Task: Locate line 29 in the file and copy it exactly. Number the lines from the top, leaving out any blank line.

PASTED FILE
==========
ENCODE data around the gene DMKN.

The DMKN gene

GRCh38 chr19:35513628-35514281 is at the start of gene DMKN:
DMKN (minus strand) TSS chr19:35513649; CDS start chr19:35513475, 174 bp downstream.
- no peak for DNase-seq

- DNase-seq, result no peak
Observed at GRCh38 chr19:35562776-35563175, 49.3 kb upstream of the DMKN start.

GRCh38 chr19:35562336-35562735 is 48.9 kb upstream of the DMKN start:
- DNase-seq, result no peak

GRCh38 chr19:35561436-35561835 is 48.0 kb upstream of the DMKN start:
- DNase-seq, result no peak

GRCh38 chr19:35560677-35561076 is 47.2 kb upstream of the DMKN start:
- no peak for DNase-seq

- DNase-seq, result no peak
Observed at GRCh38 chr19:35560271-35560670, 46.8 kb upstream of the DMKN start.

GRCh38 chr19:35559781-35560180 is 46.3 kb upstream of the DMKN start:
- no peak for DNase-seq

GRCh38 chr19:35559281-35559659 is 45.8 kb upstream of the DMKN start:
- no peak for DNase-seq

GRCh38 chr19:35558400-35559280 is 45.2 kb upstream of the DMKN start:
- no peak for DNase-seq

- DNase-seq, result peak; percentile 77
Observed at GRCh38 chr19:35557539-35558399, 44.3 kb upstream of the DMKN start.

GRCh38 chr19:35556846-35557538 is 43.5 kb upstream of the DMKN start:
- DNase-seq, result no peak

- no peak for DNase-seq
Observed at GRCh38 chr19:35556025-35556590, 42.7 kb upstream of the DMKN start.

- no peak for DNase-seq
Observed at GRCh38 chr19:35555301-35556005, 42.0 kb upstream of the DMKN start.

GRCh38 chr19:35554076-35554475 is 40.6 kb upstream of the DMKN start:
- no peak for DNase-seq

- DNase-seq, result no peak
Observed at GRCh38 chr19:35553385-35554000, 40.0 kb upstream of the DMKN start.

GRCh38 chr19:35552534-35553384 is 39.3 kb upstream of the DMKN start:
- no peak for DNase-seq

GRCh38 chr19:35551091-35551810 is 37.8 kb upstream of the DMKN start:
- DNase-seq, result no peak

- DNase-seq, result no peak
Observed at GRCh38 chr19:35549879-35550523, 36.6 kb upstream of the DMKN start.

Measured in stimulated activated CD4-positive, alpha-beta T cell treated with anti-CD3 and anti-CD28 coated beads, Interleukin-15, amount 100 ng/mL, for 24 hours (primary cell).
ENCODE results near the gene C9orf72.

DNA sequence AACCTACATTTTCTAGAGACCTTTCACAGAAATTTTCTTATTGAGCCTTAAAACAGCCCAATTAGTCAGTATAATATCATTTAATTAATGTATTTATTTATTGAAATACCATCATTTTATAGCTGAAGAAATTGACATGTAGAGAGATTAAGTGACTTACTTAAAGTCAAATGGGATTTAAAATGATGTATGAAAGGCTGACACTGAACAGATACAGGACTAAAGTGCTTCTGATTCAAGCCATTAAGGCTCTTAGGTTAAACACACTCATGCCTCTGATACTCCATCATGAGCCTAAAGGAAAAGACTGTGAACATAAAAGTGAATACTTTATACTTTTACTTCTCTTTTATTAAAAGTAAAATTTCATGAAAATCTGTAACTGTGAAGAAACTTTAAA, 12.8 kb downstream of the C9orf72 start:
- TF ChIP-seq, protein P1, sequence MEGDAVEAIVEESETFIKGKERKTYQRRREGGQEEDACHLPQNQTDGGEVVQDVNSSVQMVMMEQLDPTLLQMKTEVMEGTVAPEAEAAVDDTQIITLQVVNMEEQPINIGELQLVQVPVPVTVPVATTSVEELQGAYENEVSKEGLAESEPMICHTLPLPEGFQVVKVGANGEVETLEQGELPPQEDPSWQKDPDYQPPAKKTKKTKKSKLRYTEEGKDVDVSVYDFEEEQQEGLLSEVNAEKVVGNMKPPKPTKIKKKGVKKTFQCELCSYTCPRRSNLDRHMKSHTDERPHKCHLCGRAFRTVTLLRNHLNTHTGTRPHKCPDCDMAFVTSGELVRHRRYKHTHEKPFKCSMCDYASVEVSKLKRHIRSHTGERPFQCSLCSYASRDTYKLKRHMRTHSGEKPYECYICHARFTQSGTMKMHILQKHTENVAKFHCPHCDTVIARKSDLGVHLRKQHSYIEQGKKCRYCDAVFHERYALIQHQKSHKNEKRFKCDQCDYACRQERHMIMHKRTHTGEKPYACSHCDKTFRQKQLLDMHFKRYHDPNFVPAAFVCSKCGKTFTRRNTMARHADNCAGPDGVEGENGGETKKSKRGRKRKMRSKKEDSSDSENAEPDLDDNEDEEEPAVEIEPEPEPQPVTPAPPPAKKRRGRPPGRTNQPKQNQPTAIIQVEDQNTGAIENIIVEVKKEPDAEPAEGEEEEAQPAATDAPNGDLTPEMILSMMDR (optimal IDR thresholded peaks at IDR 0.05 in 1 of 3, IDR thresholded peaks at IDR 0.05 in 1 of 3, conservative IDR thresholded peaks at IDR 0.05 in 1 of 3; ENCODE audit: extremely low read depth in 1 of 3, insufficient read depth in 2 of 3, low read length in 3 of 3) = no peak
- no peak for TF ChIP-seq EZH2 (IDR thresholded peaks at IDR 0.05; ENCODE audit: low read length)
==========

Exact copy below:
Observed at GRCh38 chr19:35555301-35556005, 42.0 kb upstream of the DMKN start.